• With effect of 13 April 2023 the new Regulation (EU) 2023/1804 on the deployment of alternative fuels infrastructure (AFIR) will apply. It foresees a target of one publicly accessible hydrogen refuelling station available every 200 km along the TEN-T network and each urban node by the end of 2030 to allow for the seamless travel of hydrogen-powered light-duty and heavy-duty vehicles throughout the Union. Such hydrogen stations should at least serve gaseous hydrogen at 700 bar and allow for ad hoc refuelling accepting electronic payments;
  • The Regulation (EU) 2023/2405 on ensuring a level playing field for sustainable air transport (ReFuelEU Aviation) requires aviation fuel suppliers to blend sustainable aviation fuels (SAF), including RFNBO and low-carbon fuels in their fuels in increasing amounts from 2025 onwards. Air craft operators are obliged to refuel their aircrafts at EU airports and airport operators have to facilitate the access to SAF:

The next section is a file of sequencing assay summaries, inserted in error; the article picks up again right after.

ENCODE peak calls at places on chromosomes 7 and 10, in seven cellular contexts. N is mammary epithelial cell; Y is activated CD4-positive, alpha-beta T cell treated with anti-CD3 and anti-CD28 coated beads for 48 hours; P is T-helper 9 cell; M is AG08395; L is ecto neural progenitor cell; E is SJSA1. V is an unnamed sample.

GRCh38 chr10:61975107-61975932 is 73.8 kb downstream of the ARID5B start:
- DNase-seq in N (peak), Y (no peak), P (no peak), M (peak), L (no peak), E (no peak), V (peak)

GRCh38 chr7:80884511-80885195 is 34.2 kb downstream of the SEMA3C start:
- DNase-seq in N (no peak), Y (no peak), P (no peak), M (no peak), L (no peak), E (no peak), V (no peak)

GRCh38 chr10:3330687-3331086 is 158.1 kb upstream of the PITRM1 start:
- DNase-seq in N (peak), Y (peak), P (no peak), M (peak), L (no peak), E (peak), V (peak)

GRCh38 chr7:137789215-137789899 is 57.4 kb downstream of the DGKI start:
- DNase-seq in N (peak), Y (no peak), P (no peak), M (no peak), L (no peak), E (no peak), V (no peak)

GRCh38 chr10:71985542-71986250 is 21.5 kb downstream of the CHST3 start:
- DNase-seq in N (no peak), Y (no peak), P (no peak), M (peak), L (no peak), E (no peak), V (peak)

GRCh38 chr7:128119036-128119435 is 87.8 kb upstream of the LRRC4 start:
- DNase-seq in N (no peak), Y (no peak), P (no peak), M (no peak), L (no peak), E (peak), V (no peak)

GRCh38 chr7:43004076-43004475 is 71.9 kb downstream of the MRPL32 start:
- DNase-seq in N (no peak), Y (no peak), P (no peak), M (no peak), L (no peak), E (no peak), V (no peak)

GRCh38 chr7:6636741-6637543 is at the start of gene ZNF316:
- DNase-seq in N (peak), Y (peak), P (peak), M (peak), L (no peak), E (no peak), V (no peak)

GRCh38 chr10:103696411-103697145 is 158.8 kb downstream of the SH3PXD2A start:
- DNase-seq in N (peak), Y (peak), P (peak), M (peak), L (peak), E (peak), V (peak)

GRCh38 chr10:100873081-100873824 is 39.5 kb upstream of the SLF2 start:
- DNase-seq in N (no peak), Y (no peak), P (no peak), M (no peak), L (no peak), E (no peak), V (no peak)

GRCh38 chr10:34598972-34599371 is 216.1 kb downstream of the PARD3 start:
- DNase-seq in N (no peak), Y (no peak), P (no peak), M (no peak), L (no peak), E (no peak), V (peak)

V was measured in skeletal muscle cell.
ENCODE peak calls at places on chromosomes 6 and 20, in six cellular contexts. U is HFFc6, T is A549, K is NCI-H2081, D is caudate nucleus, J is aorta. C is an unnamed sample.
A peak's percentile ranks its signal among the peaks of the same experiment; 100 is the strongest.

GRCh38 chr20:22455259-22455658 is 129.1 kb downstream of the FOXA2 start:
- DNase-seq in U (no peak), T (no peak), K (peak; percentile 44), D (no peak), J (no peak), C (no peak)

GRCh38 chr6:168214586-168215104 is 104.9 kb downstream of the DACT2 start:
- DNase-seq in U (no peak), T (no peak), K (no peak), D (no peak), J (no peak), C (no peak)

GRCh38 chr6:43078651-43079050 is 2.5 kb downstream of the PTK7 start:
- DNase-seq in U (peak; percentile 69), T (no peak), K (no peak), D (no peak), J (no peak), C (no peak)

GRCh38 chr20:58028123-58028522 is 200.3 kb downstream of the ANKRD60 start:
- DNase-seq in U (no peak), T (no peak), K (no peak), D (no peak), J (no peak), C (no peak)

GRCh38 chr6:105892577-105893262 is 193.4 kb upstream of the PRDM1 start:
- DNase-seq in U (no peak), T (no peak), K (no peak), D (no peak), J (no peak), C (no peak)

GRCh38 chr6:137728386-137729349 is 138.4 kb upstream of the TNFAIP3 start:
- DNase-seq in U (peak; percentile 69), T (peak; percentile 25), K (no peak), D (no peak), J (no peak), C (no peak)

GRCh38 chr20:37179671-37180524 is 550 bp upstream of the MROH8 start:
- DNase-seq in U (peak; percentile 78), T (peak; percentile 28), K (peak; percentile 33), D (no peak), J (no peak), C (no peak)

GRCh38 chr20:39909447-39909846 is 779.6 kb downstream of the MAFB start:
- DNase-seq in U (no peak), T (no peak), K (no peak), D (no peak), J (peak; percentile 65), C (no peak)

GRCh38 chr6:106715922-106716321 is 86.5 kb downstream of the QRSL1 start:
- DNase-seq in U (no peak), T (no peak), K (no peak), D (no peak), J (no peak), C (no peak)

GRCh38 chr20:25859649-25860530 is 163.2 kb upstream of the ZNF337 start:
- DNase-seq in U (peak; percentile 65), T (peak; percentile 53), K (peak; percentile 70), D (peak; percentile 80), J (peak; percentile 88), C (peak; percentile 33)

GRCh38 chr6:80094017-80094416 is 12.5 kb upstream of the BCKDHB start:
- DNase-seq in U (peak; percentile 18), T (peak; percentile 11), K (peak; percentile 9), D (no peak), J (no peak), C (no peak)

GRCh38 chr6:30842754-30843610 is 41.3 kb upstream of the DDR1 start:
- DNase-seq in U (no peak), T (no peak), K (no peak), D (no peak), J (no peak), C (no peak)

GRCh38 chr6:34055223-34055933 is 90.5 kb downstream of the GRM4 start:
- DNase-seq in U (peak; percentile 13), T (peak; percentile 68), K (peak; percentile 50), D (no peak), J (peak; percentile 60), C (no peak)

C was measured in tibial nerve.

• The Regulation (EU) 2023/1805 on the use of renewable and low-carbon fuels in maritime transport (FuelEU Maritime) introduces limits on the GHG intensity of energy used on board by of ships above 5,000 gross tonnage arriving at, staying within or departing from ports under the jurisdiction of an EU Member State. If RFNBOs are used on board by a ship a multiplier of ‘2’ can be used when calculating the yearly average GHG intensity of the energy used on board.
Gas market reform package